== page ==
Although Vivekananda did not write any commentaries on the Bhagavad Gita, his works contained numerous references to the Gita, such as his lectures on the four yogas – Bhakti, Gyaana, Karma, and Raja. Through the message of the Gita, Vivekananda sought to energise the people of India to claim their own dormant but strong identity. Bankim Chandra Chattopadhyay thought that the answer to the problems that beset Hindu society was a revival of Hinduism in its purity, which lay in the reinterpretation of Bhagavad Gita for a new India. Aurobindo saw Bhagavad Gita as a "scripture of the future religion" and suggested that Hinduism had acquired a much wider relevance through the Gita. Sivananda called Bhagavad Gita "the most precious jewel of Hindu literature" and suggested its introduction into the curriculum of Indian schools and colleges. In the lectures Chinmayananda gave, on tours undertaken to revive of moral and spiritual values of the Hindus, he borrowed the concept of Gyaana yajna, or the worship to invoke divine wisdom, from the Gita. He viewed the Gita as a universal scripture to turn a person from a state of agitation and confusion to a state of complete vision, inner contentment, and dynamic action. Teachings of International Society for Krishna Consciousness (ISKCON), a Gaudiya Vaishnava religious organisation which spread rapidly in North America in the 1970s and 1980s, are based on a translation of the Gita called Bhagavad-Gītā As It Is by His Divine Grace A.C. Bhaktivedanta Swami Prabhupada.
Other modern commentaries
Among notable modern commentators of the Bhagavad Gita are Bal Gangadhar Tilak, Vinoba Bhave, Mohandas Karamchand Gandhi, Sri Aurobindo , Sarvepalli Radhakrishnan, Chinmayananda, etc. Chinmayananda took a syncretistic approach to interpret the text of the Gita.
Paramahansa Yogananda's two volume commentary on the Bhagavad Gita, called God Talks With Arjuna: The Bhagavad Gita, was released 1995.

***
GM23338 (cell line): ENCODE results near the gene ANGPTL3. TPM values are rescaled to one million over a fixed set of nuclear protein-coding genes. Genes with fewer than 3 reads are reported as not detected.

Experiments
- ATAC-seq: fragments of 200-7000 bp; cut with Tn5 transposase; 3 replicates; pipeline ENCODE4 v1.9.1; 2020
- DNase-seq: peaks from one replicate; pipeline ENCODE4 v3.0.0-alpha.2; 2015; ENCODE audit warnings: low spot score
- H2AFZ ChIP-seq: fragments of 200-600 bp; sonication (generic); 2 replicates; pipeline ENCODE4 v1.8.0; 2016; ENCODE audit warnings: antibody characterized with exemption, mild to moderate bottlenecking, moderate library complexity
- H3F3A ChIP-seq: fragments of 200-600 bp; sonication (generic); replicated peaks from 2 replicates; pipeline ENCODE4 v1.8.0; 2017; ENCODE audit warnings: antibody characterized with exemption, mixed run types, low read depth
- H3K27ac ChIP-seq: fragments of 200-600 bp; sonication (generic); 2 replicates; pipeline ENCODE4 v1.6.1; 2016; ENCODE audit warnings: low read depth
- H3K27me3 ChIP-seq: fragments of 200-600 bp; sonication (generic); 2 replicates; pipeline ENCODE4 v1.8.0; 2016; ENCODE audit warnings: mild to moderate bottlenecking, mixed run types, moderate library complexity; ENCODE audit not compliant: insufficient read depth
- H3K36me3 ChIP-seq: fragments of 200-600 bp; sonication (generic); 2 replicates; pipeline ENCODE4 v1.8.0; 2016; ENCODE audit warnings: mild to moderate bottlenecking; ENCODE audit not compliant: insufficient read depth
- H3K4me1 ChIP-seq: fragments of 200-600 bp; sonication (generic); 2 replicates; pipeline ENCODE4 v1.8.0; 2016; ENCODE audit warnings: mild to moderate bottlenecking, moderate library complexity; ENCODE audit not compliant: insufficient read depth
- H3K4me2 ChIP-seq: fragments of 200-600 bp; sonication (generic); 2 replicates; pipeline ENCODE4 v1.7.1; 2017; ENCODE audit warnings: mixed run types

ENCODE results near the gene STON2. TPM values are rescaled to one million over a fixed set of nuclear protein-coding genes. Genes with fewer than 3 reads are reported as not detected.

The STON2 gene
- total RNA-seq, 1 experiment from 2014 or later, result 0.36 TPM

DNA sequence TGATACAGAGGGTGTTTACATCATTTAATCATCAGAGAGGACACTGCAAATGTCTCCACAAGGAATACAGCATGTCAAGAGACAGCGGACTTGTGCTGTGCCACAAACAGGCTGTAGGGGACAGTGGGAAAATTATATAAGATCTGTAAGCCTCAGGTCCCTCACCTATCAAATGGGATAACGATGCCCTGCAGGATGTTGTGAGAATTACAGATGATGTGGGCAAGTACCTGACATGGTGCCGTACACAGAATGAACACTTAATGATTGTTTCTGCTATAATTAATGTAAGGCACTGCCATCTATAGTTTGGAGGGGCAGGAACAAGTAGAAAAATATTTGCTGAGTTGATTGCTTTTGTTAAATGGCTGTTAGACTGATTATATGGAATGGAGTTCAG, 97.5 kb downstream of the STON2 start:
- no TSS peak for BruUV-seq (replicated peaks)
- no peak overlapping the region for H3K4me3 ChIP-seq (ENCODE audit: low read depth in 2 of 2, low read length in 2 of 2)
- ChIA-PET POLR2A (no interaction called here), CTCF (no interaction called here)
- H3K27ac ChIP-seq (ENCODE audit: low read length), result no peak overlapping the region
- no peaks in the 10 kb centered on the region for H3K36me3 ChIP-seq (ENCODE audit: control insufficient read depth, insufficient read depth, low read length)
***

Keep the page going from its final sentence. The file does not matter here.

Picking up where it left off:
Eknath Easwaran has also written a commentary on the Bhagavad Gita. It examines the applicability of the principles of Gita to the problems of modern life.
Other notable commentators include Jeaneane Fowler, Ithamar Theodor, Maharishi Mahesh Yogi, and Sadly Vasvani.
The first English translation of the Bhagavad Gita was done by Charles Wilkins in 1785. In 1981, Larson listed more than 40 English translations of the Gita, stating that "A complete listing of Gita translations and a related secondary bibliography would be nearly endless".:514 He stated that "Overall... there is a massive translational tradition in English, pioneered by the British, solidly grounded philologically by the French and Germans, provided with its indigenous roots by a rich heritage of modern Indian comment and reflection, extended into various disciplinary areas by Americans, and having generated in our time a broadly based cross-cultural awareness of the importance of the Bhagavad Gita both as an expression of a specifically Indian spirituality and as one of the great religious "classics" of all time.":518 Sanskrit scholar Barbara Stoler Miller produced a translation in 1986 intended to emphasise the poem's influence and current context within English Literature, especially the works of T.S. Eliot, Henry David Thoreau and Ralph Waldo Emerson. The translation was praised by scholars as well as literary critics and became one of most continually popular translations to date.
The Gita has also been translated into other European languages. In 1808, passages from the Gita were part of the first direct translation of Sanskrit into German, appearing in a book through which Friedrich Schlegel became known as the founder of Indian philology in Germany. Swami Rambhadracharya released the first Braille version of the scripture, with the original Sanskrit text and a Hindi commentary, on 30 November 2007.[web 30] The former Turkish Scholar-Politician, Bulent Ecevit translated several Sanskrit scriptures including the Gita into Turkish language. Mahavidwan R. Raghava Iyengar translated the Gita in Tamil in sandam metre poetic form.